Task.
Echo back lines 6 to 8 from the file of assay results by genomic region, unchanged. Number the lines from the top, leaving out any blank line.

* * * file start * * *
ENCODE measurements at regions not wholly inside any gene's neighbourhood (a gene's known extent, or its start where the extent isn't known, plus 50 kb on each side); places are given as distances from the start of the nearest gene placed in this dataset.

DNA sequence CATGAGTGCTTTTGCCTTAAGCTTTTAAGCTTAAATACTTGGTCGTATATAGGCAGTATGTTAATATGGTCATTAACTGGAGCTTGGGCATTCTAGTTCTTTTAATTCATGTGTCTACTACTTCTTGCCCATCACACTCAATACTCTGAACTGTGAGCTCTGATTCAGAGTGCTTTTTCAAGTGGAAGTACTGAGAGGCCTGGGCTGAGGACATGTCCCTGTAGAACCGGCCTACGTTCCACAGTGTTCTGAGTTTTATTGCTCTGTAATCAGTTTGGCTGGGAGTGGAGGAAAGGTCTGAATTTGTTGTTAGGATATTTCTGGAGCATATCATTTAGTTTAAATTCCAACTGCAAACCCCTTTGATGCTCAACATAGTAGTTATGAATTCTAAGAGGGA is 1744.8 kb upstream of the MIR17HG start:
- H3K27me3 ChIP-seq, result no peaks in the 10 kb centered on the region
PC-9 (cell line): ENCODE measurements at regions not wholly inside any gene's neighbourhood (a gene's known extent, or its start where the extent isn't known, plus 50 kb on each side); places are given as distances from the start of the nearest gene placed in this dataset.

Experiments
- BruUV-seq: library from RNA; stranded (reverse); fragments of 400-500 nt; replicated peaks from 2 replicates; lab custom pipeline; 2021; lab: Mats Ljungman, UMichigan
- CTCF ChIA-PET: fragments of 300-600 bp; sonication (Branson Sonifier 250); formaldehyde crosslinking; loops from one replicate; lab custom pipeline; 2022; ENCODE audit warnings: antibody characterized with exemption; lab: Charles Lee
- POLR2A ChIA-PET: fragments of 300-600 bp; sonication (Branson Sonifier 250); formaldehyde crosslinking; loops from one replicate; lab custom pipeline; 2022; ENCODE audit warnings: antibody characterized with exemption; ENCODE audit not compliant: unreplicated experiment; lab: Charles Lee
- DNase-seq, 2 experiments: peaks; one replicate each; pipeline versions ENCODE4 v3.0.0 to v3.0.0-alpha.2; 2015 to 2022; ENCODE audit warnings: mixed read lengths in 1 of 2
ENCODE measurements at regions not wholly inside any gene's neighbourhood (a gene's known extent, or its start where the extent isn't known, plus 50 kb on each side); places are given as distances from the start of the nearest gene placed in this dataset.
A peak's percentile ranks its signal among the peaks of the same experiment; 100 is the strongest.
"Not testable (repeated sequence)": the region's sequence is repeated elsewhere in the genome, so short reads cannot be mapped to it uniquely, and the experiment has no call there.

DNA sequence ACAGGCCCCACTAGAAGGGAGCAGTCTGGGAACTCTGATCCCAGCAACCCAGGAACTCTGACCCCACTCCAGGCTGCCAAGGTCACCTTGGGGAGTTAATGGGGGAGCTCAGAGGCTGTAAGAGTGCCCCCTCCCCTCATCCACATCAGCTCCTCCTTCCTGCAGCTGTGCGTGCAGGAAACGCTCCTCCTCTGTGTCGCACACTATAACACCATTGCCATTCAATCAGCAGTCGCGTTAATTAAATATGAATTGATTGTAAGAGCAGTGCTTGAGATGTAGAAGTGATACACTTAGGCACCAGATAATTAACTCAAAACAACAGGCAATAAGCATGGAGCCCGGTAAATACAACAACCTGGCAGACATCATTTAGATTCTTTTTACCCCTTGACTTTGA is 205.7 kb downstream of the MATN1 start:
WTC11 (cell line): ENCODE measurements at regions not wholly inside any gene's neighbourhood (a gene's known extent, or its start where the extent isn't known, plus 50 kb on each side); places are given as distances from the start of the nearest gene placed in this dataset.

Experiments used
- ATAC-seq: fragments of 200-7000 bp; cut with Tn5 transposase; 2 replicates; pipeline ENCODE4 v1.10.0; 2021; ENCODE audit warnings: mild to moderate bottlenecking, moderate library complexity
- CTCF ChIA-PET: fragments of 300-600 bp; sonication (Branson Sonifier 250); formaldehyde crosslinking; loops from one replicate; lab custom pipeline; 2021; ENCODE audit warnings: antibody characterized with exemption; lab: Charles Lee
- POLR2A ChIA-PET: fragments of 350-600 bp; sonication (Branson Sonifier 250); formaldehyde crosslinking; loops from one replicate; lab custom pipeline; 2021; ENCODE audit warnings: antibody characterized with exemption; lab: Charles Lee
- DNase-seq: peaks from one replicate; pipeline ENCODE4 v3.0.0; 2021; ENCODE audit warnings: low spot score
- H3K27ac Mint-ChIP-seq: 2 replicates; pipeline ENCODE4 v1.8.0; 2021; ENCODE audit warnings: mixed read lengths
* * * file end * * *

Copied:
- BruUV-seq: library from RNA; stranded (reverse); fragments of 400-500 nt; replicated peaks from 2 replicates; lab custom pipeline; 2021; lab: Mats Ljungman, UMichigan
- CTCF ChIA-PET: fragments of 300-600 bp; sonication (Branson Sonifier 250); formaldehyde crosslinking; loops from one replicate; lab custom pipeline; 2022; ENCODE audit warnings: antibody characterized with exemption; lab: Charles Lee
- POLR2A ChIA-PET: fragments of 300-600 bp; sonication (Branson Sonifier 250); formaldehyde crosslinking; loops from one replicate; lab custom pipeline; 2022; ENCODE audit warnings: antibody characterized with exemption; ENCODE audit not compliant: unreplicated experiment; lab: Charles Lee